It is possible to ratchet up your career while investing in other parts of your life as well.
What would the next level look like for you? Picture it as vividly as possible.
We don’t spend much time thinking about what we’d like to do with our free time, even though no one would take a 30-hour-per-week job without clarifying the job description.
Use bits of time for bits of joy
This post is a favor.
Someone tracked me down somehow and pitched for me to be her accountability coach. I’m not in that business anymore, and I posted on this blog about a year ago why I quit. It’s not for lack of clients; I believe that accountability coaching doesn’t scale. I also believe it doesn’t work. I believe it’s nothing more than a frustrating dead end, an illusion that will discourage the client and burn through money with no results.
That’s why I’m writing about accountability again, in hopes that it can help more than my personalized handholding might.
Now, I coach people every single day. I even do it for free! I hold a volunteer leadership position that includes six clubs, thirty-five officers, over a hundred members, and four protégés. I have absolutely no shame or guilt about how much of my high-value time I give away. I’ve always worked with pro bono clients as well.
I don’t use “accountability” to do it, though.
What I do is to help people tap into what they want and then help them refine their vision of what success looks and feels like. Sometimes they discover that they aren’t really as into that particular goal as they had thought. For instance, I dropped my goal of owning an electric vehicle when I realized how much I despise driving. I also dropped my goal of learning to play guitar when I realized my real problem was being a terrible singer, a situation too hopeless to resolve. A lot of people believe they have a goal when it’s really just one possibility among many.
There are two types of goals, prevention-focused and promotion-focused. Either someone is trying to avoid or stop doing something, or they’re trying to start or initiate something. Examples in the first group include quitting smoking, getting off medication, clearing clutter, paying off debt, losing weight, or getting out of a toxic relationship. Examples in the second group include getting fit, going back to school, changing careers, buying a new home, finding love, or starting a family.
What I’ve found through coaching is that people have a much easier time achieving promotion-focused goals. It’s quick and easy to let go of what isn’t serving you if it gets in the way of something you want.
When a recruiter calls you about your dream job, it’s easier to let go of office gossip.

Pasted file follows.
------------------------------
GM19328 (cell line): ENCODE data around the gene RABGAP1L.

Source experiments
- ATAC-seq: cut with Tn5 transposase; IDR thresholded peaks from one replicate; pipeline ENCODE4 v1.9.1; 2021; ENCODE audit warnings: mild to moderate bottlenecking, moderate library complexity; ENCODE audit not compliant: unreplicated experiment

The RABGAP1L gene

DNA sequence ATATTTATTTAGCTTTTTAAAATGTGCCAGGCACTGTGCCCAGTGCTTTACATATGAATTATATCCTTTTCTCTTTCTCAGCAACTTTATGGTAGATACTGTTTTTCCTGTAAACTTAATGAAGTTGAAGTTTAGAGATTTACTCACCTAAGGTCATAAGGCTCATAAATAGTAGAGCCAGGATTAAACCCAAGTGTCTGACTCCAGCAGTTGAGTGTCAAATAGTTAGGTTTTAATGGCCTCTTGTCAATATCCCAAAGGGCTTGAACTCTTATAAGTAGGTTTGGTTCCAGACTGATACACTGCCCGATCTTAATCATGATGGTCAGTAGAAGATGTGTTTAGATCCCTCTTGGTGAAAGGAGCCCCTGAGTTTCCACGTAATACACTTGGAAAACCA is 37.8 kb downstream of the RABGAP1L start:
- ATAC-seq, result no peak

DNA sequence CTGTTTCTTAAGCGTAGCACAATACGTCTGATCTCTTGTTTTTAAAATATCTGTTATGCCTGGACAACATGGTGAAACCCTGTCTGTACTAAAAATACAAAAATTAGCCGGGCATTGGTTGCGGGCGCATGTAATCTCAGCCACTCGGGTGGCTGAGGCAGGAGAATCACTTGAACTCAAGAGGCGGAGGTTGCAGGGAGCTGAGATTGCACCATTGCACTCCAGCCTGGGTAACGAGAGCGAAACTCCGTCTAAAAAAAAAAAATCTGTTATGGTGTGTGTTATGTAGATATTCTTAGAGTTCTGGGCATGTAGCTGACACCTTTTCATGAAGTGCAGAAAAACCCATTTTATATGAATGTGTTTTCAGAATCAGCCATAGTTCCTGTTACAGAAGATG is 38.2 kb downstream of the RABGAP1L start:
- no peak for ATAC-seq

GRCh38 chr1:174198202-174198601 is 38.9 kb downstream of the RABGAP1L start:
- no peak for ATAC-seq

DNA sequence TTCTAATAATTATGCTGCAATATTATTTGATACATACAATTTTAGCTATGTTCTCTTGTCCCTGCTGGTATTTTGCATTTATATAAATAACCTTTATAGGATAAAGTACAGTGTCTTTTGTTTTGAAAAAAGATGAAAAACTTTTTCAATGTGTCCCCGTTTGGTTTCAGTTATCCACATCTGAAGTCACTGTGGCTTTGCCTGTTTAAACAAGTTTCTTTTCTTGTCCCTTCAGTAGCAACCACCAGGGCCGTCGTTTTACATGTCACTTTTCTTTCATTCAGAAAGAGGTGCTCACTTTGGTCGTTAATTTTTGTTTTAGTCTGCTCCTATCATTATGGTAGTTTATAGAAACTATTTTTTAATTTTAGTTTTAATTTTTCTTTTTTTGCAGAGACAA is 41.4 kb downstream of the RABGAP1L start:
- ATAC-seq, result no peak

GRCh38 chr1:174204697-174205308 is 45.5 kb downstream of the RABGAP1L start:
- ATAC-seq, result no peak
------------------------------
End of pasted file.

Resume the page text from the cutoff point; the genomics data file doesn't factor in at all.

When you have ten days to relocate to your dream home, it’s easier to clear your clutter.
When you fall in love with distance running, it’s easier to drop smoking.
When you fall in love with your life, it’s easier to let go of anything that doesn’t serve you.
My dog has a bit of trouble with this, though: If you give him a ball, he’ll hold it in his mouth. If you give him a second ball, he’ll continue to hold the first ball while trying to control the second ball. When the third ball comes out, he runs outside, catastrophically overwhelmed. Too many choices!
He’ll drop all the balls in a hot second if he is instead offered a dog treat.
Another example of this comes from Sesame Street: You gotta put down the ducky if you want to play the saxophone.
What happens with most people, though, is that they lack a compelling enough vision to step out of their comfort zone. They see the things they do as treats, rather than specific obstacles that hold them back. They see their default as juicier and more valuable than any of the alternatives.
They don’t want “it” enough because they aren’t even sure exactly what “it” is. Or getting “it” is too hard, and they aren’t willing to do what “it” takes.
I can share about my life, and see if you agree with what I mean:
I’m married to my dream man, who travels half-time. We’ve relocated to new cities four times in ten years, starting over each time.
I live at the beach, in a studio apartment with no washer or dryer.
We save half our income, and we don’t have a car.
We go on a pretty fabulous vacation every year, paid for by almost never dining out or shopping.
I wear a “size two” and I never drink alcohol or soda, or eat dairy products, breakfast cereal, or fast food. I virtually never eat chips, crackers, pizza, or desserts. Instead I eat a lot of cabbage, kale, cauliflower, and collard greens. BECAUSE I LIKE TO so sue me.
See what I mean?